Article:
Risk for depression tripled during the COVID-19 pandemic in emerging adults followed for the last 8 years

Elisabet Alzueta, Simon Podhajsky, Qingyu Zhao, Susan F. Tapert, Wesley K. Thompson, Massimiliano De Zambotti, Dilara Yuksel, Orsolya Kiss, Rena Wang, Laila Volpe, Devin Prouty, Ian M. Colrain, Duncan B. Clark, David B. Goldston, Kate B. Nooner, Michael D. De Bellis, Sandra A. Brown, Bonnie J. Nagel, Adolf Pfefferbaum, Edith V. SullivanFiona C. Baker, Kilian M. Pohl

Research output: Contribution to journalArticlepeer-review

Abstract

Background The coronavirus disease 2019 (COVID-19) pandemic has significantly increased depression rates, particularly in emerging adults. The aim of this study was to examine longitudinal changes in depression risk before and during COVID-19 in a cohort of emerging adults in the U.S. and to determine whether prior drinking or sleep habits could predict the severity of depressive symptoms during the pandemic. Methods Participants were 525 emerging adults from the National Consortium on Alcohol and NeuroDevelopment in Adolescence (NCANDA), a five-site community sample including moderate-to-heavy drinkers. Poisson mixed-effect models evaluated changes in the Center for Epidemiological Studies Depression Scale (CES-D-10) from before to during COVID-19, also testing for sex and age interactions. Additional analyses examined whether alcohol use frequency or sleep duration measured in the last pre-COVID assessment predicted pandemic-related increase in depressive symptoms. Results The prevalence of risk for clinical depression tripled due to a substantial and sustained increase in depressive symptoms during COVID-19 relative to pre-COVID years. Effects were strongest for younger women. Frequent alcohol use and short sleep duration during the closest pre-COVID visit predicted a greater increase in COVID-19 depressive symptoms. Conclusions The sharp increase in depression risk among emerging adults heralds a public health crisis with alarming implications for their social and emotional functioning as this generation matures. In addition to the heightened risk for younger women, the role of alcohol use and sleep behavior should be tracked through preventive care aiming to mitigate this looming mental health crisis.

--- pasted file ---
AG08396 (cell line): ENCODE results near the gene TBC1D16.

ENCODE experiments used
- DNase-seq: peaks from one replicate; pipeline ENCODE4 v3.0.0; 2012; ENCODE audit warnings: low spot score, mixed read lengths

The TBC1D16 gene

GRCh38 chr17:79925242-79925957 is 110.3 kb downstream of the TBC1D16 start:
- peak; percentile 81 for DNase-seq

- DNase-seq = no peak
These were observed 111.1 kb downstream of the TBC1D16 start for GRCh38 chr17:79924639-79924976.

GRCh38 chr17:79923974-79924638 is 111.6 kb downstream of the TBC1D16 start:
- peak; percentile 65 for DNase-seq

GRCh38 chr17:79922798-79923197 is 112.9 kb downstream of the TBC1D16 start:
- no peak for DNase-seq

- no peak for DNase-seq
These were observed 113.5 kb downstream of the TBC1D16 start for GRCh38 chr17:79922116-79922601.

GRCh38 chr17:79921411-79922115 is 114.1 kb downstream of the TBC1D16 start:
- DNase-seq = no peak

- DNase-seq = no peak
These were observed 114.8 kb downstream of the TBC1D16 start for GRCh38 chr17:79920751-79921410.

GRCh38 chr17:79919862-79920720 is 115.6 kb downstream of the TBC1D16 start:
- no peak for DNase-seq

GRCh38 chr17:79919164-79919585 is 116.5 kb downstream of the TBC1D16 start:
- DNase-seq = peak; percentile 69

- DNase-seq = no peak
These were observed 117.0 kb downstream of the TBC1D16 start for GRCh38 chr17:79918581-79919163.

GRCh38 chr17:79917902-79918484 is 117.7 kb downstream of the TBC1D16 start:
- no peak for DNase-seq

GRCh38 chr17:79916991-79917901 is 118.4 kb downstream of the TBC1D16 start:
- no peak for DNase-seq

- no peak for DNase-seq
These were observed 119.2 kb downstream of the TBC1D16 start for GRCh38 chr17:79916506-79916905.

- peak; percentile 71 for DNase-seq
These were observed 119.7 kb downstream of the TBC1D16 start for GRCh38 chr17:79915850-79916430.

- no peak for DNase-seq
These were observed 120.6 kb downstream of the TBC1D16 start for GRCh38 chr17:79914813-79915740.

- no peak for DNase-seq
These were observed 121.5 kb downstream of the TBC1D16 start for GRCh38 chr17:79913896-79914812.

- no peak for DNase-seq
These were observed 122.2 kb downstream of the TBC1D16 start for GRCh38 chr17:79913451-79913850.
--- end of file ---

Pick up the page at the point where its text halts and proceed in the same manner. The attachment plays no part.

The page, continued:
Original languageEnglish (US)
JournalPsychological Medicine
DOIs
StateAccepted/In press - 2021

Keywords

  • Alcohol
  • COVID-19 pandemic
  • depression
  • emerging adults
  • longitudinal
  • sleep

ASJC Scopus subject areas

  • Applied Psychology
  • Psychiatry and Mental health

Fingerprint

Dive into the research topics of 'Risk for depression tripled during the COVID-19 pandemic in emerging adults followed for the last 8 years'. Together they form a unique fingerprint.

Cite this